Carbon Dioxide Levels Under the Hood

Study examines breathing air quality during arthroplasty

An orthopaedic surgeon wearing a surgical gown, gloves, and a hood during joint replacement surgery is a familiar image. However, the safety of some of this personal protective wear has yet to be proven, according to the authors of Scientific Poster P014. Their study examined the air quality under the hood, in particular the carbon dioxide (CO2) levels.

Because CO2 displaces oxygen, breathing air rich in CO2 can result in headache, malaise, dizziness, and discomfort. According to the Occupational Safety and Health Administration (OSHA), the permissible exposure limit is 5,000 parts per million (ppm) over an 8-hour workday, which is equivalent to 0.5 percent CO2 by volume of air. Although miners, brewers, carbonated beverage workers, and grain elevator workers are most at risk for breathing CO2, orthopaedic surgeons wearing surgical hooded protection shields may rebreathe their own exhalations, resulting in elevated CO2 levels.

For this study, six healthy individuals (four male, two female) donned standard surgical gowns, gloves, and hooded protection shields. The hood fans were set at the highest setting. Levels of oxygen and CO2 were continuously measured using mass spectrometry. A cycle ergometer configured for upper body exercise at fixed workloads of 12 watts (W) and 25W was used to simulate the physical activity during a total joint arthroplasty procedure.

Inspired gas levels were measured at rest, at 12W, and at 25W activity levels. In addition, the battery was unplugged and measurements taken of how long it took for CO2 to reach 0.5 percent and 1.0 percent air volume.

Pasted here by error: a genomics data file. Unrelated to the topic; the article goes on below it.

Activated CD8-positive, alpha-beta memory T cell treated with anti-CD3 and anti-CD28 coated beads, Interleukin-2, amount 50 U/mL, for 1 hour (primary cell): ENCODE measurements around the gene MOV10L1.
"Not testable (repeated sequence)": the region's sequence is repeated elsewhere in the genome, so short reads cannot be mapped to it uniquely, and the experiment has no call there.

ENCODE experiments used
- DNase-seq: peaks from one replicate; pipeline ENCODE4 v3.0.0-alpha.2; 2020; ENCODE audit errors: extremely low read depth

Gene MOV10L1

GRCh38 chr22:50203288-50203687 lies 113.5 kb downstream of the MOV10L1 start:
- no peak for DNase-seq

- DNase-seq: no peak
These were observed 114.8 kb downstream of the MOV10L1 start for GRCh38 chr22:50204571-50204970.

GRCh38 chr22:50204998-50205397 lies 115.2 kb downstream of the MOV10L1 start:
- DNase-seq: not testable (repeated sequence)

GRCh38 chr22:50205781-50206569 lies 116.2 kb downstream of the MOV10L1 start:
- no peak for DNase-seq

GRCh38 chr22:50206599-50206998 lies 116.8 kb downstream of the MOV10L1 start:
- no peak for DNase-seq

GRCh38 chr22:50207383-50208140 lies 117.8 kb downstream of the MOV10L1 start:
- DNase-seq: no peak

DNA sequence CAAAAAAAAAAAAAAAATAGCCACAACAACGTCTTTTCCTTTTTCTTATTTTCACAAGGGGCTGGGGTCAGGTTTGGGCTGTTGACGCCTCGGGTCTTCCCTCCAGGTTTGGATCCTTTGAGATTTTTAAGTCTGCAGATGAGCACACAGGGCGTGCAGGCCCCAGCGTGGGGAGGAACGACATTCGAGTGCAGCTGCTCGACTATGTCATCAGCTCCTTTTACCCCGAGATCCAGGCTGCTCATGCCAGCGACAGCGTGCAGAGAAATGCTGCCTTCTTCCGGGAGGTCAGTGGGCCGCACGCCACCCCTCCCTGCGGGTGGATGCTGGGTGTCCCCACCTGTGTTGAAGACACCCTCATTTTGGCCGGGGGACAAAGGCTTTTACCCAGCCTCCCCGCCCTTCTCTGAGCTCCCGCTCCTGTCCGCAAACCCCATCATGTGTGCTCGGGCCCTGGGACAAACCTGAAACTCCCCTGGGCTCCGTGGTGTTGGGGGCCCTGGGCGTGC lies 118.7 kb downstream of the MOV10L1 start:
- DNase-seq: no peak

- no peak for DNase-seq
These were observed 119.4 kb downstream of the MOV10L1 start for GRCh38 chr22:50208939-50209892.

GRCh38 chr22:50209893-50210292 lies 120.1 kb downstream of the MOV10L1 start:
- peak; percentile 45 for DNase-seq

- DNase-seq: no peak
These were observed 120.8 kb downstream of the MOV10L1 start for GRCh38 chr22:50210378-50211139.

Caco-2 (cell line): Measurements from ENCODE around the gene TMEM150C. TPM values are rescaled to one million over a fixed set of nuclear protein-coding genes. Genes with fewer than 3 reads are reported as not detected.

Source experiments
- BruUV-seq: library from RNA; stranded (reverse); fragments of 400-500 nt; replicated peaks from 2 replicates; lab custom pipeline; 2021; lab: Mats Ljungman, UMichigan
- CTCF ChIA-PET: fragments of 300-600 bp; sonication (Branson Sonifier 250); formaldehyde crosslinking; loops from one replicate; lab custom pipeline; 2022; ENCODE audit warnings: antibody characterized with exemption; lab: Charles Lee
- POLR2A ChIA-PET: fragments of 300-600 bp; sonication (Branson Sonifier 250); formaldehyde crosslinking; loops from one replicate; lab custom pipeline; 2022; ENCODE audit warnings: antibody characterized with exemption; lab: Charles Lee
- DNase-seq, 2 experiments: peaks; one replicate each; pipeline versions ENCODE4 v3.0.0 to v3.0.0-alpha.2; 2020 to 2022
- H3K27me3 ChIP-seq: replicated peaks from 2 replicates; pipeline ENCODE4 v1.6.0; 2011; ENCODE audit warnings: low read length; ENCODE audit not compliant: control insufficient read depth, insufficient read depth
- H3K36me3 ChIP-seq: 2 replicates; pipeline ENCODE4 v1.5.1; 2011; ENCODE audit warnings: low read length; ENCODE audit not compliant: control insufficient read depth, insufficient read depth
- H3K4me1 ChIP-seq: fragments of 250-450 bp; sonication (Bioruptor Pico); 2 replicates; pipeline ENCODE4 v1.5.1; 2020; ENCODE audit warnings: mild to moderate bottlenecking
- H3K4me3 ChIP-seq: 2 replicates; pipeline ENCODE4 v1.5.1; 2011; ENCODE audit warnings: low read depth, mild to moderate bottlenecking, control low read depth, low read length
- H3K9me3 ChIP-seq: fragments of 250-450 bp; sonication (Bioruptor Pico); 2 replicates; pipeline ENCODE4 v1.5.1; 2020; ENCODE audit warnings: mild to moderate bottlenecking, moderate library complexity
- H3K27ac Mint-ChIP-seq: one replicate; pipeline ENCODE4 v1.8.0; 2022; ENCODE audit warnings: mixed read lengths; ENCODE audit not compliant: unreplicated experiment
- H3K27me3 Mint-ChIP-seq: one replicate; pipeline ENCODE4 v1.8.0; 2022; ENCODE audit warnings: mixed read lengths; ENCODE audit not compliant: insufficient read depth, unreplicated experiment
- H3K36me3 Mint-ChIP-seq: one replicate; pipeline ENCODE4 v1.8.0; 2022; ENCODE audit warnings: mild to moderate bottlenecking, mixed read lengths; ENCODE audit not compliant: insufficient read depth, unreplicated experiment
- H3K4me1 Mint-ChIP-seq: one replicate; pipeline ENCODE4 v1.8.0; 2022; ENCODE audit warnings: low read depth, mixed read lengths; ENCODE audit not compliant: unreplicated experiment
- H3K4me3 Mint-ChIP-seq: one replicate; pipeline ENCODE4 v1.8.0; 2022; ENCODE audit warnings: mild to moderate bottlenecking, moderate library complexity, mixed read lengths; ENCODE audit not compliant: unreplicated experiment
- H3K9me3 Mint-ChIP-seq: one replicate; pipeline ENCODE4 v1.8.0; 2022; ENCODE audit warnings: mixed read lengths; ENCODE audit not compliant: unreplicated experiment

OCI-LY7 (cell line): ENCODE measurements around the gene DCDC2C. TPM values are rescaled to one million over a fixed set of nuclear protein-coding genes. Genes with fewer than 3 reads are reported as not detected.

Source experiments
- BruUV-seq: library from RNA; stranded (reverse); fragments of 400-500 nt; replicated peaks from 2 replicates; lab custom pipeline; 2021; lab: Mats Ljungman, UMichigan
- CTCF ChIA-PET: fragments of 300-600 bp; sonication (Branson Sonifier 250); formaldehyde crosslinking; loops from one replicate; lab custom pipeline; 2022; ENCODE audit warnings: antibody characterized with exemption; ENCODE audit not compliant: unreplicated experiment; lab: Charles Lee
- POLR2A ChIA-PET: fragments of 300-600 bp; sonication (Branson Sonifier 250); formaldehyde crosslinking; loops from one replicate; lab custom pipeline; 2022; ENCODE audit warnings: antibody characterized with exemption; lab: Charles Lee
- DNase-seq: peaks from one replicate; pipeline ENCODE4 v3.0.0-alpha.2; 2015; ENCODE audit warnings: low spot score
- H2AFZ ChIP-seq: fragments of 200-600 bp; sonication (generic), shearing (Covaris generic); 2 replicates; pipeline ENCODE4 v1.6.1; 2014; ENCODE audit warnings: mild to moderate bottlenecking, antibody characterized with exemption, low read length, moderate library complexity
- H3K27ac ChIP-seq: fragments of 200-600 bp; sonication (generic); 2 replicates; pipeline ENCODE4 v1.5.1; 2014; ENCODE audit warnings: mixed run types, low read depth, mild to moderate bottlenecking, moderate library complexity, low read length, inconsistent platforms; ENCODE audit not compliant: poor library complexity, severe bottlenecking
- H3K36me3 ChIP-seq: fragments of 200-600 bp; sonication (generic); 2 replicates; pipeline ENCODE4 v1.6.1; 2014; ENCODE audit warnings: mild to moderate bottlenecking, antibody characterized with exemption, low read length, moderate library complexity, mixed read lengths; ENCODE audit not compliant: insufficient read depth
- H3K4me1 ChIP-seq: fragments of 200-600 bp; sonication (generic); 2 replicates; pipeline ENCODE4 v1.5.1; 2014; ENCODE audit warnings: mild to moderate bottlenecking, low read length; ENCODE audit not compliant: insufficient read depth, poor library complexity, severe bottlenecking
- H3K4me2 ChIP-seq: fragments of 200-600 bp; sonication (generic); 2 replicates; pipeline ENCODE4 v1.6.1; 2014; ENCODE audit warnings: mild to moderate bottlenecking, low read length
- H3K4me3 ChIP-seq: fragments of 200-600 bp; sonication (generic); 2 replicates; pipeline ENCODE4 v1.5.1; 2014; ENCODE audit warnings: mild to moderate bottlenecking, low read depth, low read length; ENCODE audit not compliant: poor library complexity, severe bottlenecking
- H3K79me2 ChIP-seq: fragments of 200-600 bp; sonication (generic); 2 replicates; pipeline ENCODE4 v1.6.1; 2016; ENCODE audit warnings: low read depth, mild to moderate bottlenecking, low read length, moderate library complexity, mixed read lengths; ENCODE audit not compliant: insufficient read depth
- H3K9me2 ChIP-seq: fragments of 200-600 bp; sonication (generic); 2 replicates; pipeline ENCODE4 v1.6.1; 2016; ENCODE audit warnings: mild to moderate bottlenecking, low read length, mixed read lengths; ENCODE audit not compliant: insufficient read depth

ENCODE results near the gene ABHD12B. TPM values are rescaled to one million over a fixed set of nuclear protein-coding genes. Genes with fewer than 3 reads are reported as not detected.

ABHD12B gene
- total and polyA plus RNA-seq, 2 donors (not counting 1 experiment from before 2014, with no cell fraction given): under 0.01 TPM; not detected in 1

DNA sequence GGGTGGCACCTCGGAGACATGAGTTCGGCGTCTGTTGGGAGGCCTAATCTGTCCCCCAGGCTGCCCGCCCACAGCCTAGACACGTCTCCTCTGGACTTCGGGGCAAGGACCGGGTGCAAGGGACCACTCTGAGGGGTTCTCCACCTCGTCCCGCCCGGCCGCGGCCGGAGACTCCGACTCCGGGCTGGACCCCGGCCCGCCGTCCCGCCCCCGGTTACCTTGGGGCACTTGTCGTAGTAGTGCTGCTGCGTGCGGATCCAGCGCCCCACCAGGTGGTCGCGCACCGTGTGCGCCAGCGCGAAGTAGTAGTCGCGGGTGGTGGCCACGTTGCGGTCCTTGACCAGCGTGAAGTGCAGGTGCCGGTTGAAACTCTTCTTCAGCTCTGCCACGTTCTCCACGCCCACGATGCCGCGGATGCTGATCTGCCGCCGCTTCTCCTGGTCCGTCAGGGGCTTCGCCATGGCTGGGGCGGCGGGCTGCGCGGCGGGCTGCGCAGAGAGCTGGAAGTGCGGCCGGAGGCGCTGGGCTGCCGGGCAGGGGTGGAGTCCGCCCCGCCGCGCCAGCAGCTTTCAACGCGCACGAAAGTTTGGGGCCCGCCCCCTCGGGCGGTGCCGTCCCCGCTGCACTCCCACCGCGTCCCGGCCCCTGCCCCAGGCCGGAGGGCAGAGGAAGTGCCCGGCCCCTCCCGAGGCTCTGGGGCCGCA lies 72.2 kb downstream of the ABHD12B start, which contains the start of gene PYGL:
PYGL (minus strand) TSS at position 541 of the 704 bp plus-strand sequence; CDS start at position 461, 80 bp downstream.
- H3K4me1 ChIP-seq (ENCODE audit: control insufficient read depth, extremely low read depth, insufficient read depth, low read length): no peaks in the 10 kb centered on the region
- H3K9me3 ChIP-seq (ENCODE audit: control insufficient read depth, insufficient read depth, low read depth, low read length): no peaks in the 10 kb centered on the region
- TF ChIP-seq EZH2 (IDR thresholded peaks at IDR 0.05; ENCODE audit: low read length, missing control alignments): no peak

As could be expected, physical activity had a significant effect on the concentration of CO2. Similarly, turning the fan off resulted in a significant increase in the inspired CO2 concentration, regardless of whether the individual was at rest or active. After the fan was turned off, inspired CO2 rapidly reached the 0.5 percent and 1.0 percent air concentrations, but the time was highly variable. For example, it took approximately 12 seconds (± 9 seconds) for CO2 to reach the 0.5 percent concentration, and approximately 26 seconds (± 15 seconds) for levels to reach the 1.0 percent concentration. Restoring air to safe concentrations after the fan was off took 20 seconds (± 37 seconds).

According to the authors, in the best case scenario (fan at the highest setting and physiologically healthy, young individuals), CO2 levels remained with OSHA standards at all physical levels. If the fan malfunctioned, however, CO2 levels would rapidly exceed OSHA standards, posing health risks to providers. They call for more investigations on intraoperative use, prolonged use, lower fan settings, and older individuals.

Coauthors for P014 “Monitoring Carbon Dioxide Levels in Modern Total Joint Hoods: Are They Safe?” are Michael J. Lim, MD; Suhani Patel, MSc; Steven Copp, MD; Adam Rosen, DO; Gordon K. Prisk, PhD; and John West, MD, PhD.

Details of the authors’ disclosure as submitted to the Orthopaedic Disclosure Program can be found in the Final Program; the most current disclosure information may be accessed electronically at www.aaos.org/disclosure

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